harley street

The History of Harley Street

Harley Street is home to Advanced Vision Care laser eye surgery clinic and has long been associated with medical excellence.  There are many private practices and clinics in the area and we thought you may be interested to learn a little more about it’s history and how it became the place to find the best medical professionals.

Harley Street takes it’s name from Edward Harley the 2nd Earl of Oxford and Earl Mortimer. In 1715, he began building the houses on Harley Street and surrounding streets, such as Cavendish Square. Ownership of Harley Street was passed down through the Portland family and currently stands with the de Walden’s, one of the wealthiest families in Britain thanks to their London properties worth over £1 billion.

When Harley Street was first built in the 18th century it was part of the village of Marylebone, but as the end of the century arrived many more Georgian houses had been built in the area.  The properties began attracting the wealthy and fashionable to the area and it slowly became encompassed in the city of London. Harley Street is now in the heart of London in the City of Westminster, situated between Regents Park and Oxford Street, with those being the closest tube stations. Doctors began to gravitate to Harley Street in the early 1800s, attracted by the central location and it’s impressive properties combined with the easy access to the large railway hubs at Kings Cross and Marylebone. In 1860 there were around 20 doctors in Harley Street, but by 1914 that number had risen to almost 200.

Joseph Lister

Harley Street has been home to a number of famous medical professionals, such as Sir Joseph Lister, a pioneer in antiseptic surgery. Lister lived just round the corner from Harley Street at 12 Park Crescent. By applying Louis Pasteur’s advances in microbiology, he promoted the idea of sterile surgery while working at the Glasgow Royal Infirmary. Lister successfully introduced carbolic acid (now known as phenol) to sterilise surgical instruments and to clean wounds, which led to a reduction in post-operative infections and made surgery safer for patients. Without his work, the safe surgical procedures that we have today wouldn’t be possible.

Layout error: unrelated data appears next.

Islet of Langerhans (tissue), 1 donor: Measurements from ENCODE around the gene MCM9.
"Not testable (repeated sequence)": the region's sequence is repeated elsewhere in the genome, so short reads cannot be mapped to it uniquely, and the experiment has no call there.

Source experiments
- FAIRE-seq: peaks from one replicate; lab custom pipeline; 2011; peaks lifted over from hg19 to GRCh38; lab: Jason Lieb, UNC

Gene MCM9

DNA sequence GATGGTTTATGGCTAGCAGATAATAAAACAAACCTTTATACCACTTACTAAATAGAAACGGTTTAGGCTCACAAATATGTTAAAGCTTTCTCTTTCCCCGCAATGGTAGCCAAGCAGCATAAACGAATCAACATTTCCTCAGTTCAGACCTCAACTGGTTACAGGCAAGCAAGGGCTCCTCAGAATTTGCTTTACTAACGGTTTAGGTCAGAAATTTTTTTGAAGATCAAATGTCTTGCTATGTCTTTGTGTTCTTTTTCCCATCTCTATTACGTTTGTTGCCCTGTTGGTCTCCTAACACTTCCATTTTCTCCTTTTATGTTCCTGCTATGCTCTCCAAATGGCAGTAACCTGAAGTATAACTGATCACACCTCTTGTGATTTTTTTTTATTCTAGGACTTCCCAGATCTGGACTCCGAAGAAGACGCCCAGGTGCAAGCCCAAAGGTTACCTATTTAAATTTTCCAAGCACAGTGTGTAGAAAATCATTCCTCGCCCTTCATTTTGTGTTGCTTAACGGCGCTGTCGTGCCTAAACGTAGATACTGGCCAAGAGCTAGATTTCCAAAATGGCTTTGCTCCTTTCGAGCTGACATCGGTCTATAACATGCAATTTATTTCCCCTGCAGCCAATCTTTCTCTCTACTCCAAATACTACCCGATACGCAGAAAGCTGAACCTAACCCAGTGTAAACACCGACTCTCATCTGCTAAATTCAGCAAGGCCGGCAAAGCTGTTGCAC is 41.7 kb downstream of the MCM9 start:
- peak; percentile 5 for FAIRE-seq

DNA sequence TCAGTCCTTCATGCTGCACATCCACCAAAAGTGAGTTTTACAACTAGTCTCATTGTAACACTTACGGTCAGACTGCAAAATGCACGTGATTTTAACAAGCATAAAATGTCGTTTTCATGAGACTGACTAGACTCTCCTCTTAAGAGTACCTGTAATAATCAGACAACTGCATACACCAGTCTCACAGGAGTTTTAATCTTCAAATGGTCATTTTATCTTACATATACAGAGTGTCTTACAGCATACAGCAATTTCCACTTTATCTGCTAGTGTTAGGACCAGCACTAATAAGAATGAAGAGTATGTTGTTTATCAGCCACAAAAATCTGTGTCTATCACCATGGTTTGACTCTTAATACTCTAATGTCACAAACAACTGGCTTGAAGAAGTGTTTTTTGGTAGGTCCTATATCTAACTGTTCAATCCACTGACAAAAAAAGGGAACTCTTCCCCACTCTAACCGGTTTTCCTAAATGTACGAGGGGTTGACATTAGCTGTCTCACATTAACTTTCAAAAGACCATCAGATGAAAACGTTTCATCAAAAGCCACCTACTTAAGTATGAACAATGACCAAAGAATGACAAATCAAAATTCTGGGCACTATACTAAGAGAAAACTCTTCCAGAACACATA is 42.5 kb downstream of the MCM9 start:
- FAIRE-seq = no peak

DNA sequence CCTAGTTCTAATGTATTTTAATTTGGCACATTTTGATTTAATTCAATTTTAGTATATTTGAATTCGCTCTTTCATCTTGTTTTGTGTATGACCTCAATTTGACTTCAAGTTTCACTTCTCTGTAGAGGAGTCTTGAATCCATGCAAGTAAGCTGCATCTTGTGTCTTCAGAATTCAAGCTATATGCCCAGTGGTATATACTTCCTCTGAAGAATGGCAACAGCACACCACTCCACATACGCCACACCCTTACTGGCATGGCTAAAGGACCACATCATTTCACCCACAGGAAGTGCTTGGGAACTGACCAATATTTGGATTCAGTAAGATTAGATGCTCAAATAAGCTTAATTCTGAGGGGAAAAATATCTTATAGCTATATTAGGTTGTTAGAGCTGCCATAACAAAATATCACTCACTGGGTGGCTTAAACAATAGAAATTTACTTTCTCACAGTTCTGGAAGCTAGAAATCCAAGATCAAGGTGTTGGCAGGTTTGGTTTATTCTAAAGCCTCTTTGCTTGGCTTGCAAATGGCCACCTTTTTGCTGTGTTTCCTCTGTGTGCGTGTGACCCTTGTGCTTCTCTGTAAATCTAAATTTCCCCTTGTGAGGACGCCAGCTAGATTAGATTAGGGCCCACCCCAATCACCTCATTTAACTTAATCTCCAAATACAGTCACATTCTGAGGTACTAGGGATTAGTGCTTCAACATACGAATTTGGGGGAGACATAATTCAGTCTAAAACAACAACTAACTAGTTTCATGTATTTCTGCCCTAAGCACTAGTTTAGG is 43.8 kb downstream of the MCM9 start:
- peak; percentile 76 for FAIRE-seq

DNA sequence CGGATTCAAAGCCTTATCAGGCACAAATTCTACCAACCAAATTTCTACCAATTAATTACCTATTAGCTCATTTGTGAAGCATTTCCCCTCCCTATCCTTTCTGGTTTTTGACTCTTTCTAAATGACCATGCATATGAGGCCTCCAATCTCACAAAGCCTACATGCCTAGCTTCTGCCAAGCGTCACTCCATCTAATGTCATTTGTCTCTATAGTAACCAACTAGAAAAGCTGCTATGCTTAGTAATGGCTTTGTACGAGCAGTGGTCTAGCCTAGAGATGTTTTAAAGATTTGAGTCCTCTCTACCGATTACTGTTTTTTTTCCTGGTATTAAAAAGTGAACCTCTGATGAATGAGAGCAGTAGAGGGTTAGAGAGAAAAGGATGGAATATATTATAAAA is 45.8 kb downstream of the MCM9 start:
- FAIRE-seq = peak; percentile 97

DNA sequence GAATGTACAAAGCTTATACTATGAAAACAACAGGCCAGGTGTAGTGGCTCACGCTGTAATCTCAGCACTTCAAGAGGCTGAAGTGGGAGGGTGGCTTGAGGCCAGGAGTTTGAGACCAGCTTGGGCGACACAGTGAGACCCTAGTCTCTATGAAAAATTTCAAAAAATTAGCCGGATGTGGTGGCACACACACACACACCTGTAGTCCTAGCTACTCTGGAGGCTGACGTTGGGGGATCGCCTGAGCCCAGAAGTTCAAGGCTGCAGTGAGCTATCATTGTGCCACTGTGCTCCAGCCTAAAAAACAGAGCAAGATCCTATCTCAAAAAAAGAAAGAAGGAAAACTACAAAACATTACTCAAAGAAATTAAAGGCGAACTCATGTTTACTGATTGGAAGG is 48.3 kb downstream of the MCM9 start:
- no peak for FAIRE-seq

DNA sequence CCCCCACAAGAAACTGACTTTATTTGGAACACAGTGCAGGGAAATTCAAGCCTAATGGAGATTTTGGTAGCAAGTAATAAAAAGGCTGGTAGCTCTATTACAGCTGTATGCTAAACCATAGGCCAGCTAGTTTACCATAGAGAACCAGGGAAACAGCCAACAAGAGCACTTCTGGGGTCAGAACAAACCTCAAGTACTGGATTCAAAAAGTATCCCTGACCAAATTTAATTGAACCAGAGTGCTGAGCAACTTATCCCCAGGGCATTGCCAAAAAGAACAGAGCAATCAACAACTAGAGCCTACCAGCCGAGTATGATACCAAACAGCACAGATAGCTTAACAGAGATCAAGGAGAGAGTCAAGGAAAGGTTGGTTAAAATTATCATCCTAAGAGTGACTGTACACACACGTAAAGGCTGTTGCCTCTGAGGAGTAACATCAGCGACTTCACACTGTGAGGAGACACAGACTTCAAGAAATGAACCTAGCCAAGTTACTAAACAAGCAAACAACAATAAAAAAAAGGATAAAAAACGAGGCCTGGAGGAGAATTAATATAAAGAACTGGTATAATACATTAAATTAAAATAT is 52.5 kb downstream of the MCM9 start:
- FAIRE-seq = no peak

Florence Nightingale

Perhaps the most famous is Florence Nightingale, the “lady with the lamp” began her medical career on Harley Street at the Institute for the Care of Sick Gentlewomen from 1853. The following year she was sent to the Crimean War where she, and her team of volunteer nurses, found terrible conditions, short supplies, neglected hygiene and mass infections. Florence wrote to The Times calling on the government to tackle the poor conditions.  She tended to the wounded soldiers, attempting to improve their nutrition and supplies and reduce overworking. She dedicated her life to improving healthcare and is considered to be the founding of modern nursing.

Lionel Logue

Fans of the Oscar-winning movie The King’s Speech will know the story of how the Duke of York and future King George VI was treated for a severe stammer by Lionel Loguea Harley Street speech therapist. It was at 146 Harley Street that the Duke of York sought Logue’s help. In 1944, Logue became a founding fellow of the College of Speech Therapists, which became the Royal College of Speech and Language Therapists.

Harley Street remains a centre for medical clinics, with over 3000 people employed in the area.

It retains its reputation as a centre of medical excellence and Advance Vision Care are proud to now be a part of it’s history.

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